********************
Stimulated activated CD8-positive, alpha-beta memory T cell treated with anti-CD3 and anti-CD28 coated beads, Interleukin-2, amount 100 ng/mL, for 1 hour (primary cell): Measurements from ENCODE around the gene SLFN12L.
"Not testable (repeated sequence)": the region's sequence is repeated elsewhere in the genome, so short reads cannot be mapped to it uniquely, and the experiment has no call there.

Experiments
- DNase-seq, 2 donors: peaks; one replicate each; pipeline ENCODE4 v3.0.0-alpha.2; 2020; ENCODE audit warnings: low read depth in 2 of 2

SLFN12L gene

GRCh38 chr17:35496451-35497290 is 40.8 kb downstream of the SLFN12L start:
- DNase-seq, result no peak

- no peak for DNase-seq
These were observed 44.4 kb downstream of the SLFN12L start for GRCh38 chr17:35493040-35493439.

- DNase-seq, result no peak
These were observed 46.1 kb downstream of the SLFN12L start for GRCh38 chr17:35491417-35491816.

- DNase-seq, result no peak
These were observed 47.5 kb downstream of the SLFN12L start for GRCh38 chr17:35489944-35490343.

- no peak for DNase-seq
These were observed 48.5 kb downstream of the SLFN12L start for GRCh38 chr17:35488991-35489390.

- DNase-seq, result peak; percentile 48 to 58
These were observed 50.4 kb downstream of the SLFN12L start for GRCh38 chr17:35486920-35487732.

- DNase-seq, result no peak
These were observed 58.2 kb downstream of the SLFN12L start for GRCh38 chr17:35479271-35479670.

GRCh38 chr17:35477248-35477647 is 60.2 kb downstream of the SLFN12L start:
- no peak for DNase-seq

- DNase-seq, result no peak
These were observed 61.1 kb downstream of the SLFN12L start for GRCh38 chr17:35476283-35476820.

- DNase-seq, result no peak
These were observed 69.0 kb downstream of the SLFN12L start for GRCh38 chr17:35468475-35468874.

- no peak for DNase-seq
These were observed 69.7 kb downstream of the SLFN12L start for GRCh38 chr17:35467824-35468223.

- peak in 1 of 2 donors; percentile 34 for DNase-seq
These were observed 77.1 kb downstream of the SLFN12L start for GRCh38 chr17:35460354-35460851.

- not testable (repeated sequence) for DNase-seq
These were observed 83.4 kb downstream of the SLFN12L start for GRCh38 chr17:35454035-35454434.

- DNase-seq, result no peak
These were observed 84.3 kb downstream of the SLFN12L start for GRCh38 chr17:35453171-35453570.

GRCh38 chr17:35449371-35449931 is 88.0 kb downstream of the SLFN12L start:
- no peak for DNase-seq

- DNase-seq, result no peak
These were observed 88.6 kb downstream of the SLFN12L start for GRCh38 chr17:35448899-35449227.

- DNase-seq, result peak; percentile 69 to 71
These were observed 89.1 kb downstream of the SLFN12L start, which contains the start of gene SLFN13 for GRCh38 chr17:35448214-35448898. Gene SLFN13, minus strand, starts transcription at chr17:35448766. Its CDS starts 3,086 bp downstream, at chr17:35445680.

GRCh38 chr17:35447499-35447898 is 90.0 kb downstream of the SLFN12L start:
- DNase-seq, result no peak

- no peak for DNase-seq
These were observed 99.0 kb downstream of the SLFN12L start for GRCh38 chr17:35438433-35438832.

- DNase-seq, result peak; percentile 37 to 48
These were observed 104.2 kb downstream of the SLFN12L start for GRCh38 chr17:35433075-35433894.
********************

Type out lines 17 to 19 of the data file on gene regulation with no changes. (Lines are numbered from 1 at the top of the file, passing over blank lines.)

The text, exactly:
These were observed 50.4 kb downstream of the SLFN12L start for GRCh38 chr17:35486920-35487732.

- DNase-seq, result no peak
These were observed 58.2 kb downstream of the SLFN12L start for GRCh38 chr17:35479271-35479670.